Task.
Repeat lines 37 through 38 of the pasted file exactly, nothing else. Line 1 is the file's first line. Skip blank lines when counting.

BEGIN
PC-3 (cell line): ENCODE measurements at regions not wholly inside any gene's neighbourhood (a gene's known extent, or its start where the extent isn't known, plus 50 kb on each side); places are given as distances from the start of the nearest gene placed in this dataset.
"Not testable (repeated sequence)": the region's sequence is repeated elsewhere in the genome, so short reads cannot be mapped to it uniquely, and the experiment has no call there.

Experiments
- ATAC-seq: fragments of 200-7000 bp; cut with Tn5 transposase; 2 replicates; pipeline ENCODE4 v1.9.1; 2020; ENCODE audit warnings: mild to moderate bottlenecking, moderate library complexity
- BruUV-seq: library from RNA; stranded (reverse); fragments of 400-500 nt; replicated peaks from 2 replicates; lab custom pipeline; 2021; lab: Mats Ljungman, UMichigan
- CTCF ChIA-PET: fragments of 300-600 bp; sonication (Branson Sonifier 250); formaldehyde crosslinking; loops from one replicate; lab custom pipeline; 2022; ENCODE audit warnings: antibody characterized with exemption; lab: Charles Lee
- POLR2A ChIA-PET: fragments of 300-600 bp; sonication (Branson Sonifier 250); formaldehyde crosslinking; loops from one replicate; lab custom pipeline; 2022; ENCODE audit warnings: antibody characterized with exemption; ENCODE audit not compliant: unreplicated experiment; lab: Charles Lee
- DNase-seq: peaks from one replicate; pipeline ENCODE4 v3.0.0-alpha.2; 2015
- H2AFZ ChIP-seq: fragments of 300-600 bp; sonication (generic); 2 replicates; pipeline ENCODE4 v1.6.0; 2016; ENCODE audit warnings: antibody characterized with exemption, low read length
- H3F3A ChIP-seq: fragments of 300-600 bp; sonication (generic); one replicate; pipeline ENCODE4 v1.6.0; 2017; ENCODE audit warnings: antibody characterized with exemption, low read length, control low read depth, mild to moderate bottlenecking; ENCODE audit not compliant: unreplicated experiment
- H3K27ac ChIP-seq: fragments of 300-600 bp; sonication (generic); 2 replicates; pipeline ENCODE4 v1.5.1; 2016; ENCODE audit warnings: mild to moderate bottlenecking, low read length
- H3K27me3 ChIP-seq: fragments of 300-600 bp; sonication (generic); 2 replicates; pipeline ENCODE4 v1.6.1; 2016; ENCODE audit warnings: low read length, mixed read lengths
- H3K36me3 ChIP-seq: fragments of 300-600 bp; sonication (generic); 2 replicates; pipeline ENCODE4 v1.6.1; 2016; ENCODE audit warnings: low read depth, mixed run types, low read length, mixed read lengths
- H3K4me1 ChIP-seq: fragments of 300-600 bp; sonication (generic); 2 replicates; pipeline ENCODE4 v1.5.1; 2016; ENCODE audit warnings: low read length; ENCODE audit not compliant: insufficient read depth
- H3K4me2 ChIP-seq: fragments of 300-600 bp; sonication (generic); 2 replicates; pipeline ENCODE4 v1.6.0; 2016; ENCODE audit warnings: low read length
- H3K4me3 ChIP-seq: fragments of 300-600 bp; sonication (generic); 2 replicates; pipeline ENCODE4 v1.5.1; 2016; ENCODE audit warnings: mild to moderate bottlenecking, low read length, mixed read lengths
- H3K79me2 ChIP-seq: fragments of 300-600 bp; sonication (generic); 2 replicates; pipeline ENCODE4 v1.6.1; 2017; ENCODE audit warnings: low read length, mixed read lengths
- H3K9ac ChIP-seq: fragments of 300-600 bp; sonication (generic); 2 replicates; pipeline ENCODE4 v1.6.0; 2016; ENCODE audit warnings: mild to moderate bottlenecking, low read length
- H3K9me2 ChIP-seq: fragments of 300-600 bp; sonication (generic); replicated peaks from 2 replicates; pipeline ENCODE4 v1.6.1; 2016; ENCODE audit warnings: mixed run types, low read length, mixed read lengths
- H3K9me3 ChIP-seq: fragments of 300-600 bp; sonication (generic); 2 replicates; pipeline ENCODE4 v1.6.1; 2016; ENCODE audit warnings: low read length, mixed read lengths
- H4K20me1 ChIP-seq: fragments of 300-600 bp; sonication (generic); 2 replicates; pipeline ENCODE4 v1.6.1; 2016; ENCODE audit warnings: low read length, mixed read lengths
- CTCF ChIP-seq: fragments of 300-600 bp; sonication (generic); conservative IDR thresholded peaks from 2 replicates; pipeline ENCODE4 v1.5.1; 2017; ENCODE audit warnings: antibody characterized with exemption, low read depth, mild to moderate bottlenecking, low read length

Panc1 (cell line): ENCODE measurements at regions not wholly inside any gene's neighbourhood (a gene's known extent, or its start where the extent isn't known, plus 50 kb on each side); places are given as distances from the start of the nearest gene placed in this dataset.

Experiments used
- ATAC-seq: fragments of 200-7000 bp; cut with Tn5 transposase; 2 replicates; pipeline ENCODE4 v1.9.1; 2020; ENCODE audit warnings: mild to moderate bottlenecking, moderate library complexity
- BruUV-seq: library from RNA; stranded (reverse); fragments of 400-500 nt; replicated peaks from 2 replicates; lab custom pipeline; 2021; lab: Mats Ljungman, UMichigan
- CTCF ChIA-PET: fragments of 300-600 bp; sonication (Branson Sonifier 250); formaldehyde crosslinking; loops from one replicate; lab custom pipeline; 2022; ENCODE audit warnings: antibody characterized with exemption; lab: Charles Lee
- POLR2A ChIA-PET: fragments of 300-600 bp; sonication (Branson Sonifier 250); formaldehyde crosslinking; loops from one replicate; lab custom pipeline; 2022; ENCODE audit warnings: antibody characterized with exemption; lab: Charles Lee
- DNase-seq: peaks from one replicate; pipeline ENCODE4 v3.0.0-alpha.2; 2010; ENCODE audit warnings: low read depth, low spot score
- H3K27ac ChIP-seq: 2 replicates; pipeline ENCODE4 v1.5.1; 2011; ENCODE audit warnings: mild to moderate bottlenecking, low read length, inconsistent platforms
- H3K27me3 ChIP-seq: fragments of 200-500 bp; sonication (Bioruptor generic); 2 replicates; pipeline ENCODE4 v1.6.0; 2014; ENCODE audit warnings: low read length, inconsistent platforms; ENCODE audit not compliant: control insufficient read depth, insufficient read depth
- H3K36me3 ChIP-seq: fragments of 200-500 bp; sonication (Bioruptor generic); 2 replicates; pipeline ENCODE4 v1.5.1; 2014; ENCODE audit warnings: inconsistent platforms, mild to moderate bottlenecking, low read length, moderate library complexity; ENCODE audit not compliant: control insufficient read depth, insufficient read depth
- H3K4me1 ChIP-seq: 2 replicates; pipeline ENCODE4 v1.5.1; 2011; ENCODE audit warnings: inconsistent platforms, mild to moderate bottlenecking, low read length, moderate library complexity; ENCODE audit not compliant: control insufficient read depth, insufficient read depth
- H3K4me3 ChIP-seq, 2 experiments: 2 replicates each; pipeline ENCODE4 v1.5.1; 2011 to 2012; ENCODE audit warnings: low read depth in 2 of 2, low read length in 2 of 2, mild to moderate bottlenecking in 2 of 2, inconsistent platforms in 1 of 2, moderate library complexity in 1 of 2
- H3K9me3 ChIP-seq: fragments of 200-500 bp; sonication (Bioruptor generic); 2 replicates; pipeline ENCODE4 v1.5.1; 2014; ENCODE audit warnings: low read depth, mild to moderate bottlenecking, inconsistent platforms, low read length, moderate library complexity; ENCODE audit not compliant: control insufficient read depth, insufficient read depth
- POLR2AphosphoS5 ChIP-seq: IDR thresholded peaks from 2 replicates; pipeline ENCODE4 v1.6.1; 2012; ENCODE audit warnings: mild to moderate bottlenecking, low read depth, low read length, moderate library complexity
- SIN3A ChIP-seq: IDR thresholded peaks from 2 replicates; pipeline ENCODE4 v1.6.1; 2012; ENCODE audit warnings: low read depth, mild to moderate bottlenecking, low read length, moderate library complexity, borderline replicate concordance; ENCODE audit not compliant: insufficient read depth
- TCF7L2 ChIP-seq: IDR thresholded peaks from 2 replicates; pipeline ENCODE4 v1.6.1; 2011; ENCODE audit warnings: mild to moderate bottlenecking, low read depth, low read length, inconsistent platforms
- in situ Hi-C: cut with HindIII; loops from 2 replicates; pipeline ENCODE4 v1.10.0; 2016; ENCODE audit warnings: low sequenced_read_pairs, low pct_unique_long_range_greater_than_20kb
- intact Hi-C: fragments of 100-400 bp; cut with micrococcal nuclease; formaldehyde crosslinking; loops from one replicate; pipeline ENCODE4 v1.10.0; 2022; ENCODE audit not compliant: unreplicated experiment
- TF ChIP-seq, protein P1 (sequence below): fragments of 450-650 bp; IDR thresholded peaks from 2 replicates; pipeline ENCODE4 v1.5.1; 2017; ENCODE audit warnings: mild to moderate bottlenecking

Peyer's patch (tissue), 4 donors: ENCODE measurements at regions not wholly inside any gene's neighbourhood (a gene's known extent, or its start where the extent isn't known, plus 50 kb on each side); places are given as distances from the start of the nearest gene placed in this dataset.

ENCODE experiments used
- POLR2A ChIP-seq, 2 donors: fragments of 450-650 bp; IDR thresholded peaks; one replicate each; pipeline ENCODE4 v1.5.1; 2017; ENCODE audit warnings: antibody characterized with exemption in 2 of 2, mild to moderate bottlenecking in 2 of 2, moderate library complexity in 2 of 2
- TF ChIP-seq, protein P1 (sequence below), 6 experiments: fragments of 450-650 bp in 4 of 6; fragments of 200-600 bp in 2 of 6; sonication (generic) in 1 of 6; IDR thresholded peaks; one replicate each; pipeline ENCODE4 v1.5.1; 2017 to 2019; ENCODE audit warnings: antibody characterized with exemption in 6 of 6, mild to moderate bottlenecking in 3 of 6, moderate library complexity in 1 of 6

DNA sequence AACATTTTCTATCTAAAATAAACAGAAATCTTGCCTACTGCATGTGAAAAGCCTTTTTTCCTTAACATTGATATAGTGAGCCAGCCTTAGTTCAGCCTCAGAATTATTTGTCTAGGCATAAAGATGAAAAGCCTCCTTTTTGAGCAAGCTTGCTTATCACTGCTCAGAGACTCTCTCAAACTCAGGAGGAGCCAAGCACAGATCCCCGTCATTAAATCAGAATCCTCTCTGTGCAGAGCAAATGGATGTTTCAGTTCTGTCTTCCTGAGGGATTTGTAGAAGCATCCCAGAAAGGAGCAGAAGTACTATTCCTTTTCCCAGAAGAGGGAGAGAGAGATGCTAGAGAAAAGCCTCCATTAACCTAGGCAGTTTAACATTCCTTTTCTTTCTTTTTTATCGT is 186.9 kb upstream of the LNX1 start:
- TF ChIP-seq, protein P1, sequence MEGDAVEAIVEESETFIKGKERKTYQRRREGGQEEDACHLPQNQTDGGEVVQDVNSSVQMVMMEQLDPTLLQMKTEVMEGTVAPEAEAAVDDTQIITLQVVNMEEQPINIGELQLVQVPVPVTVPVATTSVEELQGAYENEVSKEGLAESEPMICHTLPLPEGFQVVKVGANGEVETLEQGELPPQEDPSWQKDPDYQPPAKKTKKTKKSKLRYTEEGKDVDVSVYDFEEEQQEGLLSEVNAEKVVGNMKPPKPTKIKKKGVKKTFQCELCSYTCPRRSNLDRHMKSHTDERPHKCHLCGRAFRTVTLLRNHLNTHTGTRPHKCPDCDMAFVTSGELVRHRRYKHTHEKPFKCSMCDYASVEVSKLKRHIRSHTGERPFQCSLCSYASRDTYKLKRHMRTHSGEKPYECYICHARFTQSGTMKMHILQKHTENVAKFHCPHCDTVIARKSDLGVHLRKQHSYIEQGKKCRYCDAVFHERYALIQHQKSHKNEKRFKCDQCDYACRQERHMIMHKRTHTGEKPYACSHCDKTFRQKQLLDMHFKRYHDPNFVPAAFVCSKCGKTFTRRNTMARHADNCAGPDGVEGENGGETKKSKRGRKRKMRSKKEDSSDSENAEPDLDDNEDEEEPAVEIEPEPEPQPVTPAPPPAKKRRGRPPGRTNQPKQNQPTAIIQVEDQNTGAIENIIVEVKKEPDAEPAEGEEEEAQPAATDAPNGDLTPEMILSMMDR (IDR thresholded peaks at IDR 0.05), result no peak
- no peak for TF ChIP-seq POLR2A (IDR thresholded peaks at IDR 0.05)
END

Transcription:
- SIN3A ChIP-seq: IDR thresholded peaks from 2 replicates; pipeline ENCODE4 v1.6.1; 2012; ENCODE audit warnings: low read depth, mild to moderate bottlenecking, low read length, moderate library complexity, borderline replicate concordance; ENCODE audit not compliant: insufficient read depth
- TCF7L2 ChIP-seq: IDR thresholded peaks from 2 replicates; pipeline ENCODE4 v1.6.1; 2011; ENCODE audit warnings: mild to moderate bottlenecking, low read depth, low read length, inconsistent platforms